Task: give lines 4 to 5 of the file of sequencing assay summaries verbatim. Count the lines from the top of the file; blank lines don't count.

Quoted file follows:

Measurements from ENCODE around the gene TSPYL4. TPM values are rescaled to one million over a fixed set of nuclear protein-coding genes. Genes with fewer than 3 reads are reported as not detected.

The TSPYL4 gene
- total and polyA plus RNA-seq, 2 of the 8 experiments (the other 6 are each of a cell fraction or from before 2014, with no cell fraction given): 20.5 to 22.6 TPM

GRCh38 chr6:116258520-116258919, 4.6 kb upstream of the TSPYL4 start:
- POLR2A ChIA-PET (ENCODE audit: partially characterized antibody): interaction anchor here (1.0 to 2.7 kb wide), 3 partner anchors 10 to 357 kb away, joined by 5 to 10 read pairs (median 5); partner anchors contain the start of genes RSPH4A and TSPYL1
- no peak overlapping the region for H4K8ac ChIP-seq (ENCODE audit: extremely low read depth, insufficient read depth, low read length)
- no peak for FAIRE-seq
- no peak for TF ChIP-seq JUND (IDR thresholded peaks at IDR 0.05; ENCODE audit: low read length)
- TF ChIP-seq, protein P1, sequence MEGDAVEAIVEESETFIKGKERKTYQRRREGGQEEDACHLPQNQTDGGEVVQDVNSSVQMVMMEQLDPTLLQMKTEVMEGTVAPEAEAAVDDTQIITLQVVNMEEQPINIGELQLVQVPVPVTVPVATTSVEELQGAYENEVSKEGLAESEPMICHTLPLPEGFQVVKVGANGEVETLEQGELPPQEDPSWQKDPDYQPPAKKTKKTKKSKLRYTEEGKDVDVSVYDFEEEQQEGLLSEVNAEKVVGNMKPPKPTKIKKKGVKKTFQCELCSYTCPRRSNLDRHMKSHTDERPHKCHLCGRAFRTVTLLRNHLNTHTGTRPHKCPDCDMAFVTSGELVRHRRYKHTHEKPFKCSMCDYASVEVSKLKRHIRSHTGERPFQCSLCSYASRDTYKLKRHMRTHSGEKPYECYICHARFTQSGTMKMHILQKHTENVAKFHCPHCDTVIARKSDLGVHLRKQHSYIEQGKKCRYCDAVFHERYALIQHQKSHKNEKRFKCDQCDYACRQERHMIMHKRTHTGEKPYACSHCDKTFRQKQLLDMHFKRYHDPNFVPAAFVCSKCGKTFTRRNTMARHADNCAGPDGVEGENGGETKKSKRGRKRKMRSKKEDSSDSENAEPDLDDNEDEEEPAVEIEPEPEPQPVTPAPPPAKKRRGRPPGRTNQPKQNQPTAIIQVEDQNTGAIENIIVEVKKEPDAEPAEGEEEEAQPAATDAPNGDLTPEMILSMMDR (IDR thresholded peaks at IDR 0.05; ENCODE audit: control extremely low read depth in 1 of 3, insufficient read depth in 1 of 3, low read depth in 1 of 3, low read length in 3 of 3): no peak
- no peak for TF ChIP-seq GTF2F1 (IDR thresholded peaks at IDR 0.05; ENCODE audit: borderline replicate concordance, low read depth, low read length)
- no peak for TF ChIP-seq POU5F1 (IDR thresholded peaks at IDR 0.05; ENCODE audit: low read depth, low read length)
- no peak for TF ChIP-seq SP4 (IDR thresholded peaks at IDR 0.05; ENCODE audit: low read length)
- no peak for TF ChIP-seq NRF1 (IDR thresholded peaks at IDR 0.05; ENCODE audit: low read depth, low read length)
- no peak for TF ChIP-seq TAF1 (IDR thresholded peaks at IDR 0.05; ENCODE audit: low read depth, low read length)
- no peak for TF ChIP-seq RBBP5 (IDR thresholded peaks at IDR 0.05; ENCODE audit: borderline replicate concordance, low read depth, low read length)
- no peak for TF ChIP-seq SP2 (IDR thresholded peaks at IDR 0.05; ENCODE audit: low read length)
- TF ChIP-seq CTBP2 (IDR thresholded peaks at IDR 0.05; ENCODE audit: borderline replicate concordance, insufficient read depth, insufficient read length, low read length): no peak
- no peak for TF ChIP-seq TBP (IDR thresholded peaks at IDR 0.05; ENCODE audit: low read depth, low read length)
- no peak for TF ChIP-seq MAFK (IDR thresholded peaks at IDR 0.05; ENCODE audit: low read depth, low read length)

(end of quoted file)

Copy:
GRCh38 chr6:116258520-116258919, 4.6 kb upstream of the TSPYL4 start:
- POLR2A ChIA-PET (ENCODE audit: partially characterized antibody): interaction anchor here (1.0 to 2.7 kb wide), 3 partner anchors 10 to 357 kb away, joined by 5 to 10 read pairs (median 5); partner anchors contain the start of genes RSPH4A and TSPYL1